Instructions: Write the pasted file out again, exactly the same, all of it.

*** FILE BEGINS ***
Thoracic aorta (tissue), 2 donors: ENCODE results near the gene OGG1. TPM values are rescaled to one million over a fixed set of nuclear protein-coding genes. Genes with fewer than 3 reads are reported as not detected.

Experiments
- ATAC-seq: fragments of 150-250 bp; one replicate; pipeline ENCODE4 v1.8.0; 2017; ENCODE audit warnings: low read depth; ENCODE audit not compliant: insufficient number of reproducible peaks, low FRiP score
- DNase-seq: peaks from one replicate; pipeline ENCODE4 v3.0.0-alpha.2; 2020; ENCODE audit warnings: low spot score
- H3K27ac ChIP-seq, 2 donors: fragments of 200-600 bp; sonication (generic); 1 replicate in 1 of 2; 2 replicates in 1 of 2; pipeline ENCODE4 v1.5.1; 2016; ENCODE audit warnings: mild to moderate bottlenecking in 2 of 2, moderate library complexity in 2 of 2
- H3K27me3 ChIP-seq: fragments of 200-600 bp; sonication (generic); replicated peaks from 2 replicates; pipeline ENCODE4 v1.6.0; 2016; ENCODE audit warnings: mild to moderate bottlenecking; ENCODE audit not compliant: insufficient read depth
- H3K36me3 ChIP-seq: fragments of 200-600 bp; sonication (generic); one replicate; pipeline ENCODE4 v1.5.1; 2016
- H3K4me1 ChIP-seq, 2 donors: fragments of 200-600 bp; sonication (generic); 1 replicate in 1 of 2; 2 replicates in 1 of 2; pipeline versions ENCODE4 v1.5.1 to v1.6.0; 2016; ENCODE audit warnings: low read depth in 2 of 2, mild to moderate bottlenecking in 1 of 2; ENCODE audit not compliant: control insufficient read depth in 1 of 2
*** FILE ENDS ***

Thoracic aorta (tissue), 2 donors: ENCODE results near the gene OGG1. TPM values are rescaled to one million over a fixed set of nuclear protein-coding genes. Genes with fewer than 3 reads are reported as not detected.

Experiments
- ATAC-seq: fragments of 150-250 bp; one replicate; pipeline ENCODE4 v1.8.0; 2017; ENCODE audit warnings: low read depth; ENCODE audit not compliant: insufficient number of reproducible peaks, low FRiP score
- DNase-seq: peaks from one replicate; pipeline ENCODE4 v3.0.0-alpha.2; 2020; ENCODE audit warnings: low spot score
- H3K27ac ChIP-seq, 2 donors: fragments of 200-600 bp; sonication (generic); 1 replicate in 1 of 2; 2 replicates in 1 of 2; pipeline ENCODE4 v1.5.1; 2016; ENCODE audit warnings: mild to moderate bottlenecking in 2 of 2, moderate library complexity in 2 of 2
- H3K27me3 ChIP-seq: fragments of 200-600 bp; sonication (generic); replicated peaks from 2 replicates; pipeline ENCODE4 v1.6.0; 2016; ENCODE audit warnings: mild to moderate bottlenecking; ENCODE audit not compliant: insufficient read depth
- H3K36me3 ChIP-seq: fragments of 200-600 bp; sonication (generic); one replicate; pipeline ENCODE4 v1.5.1; 2016
- H3K4me1 ChIP-seq, 2 donors: fragments of 200-600 bp; sonication (generic); 1 replicate in 1 of 2; 2 replicates in 1 of 2; pipeline versions ENCODE4 v1.5.1 to v1.6.0; 2016; ENCODE audit warnings: low read depth in 2 of 2, mild to moderate bottlenecking in 1 of 2; ENCODE audit not compliant: control insufficient read depth in 1 of 2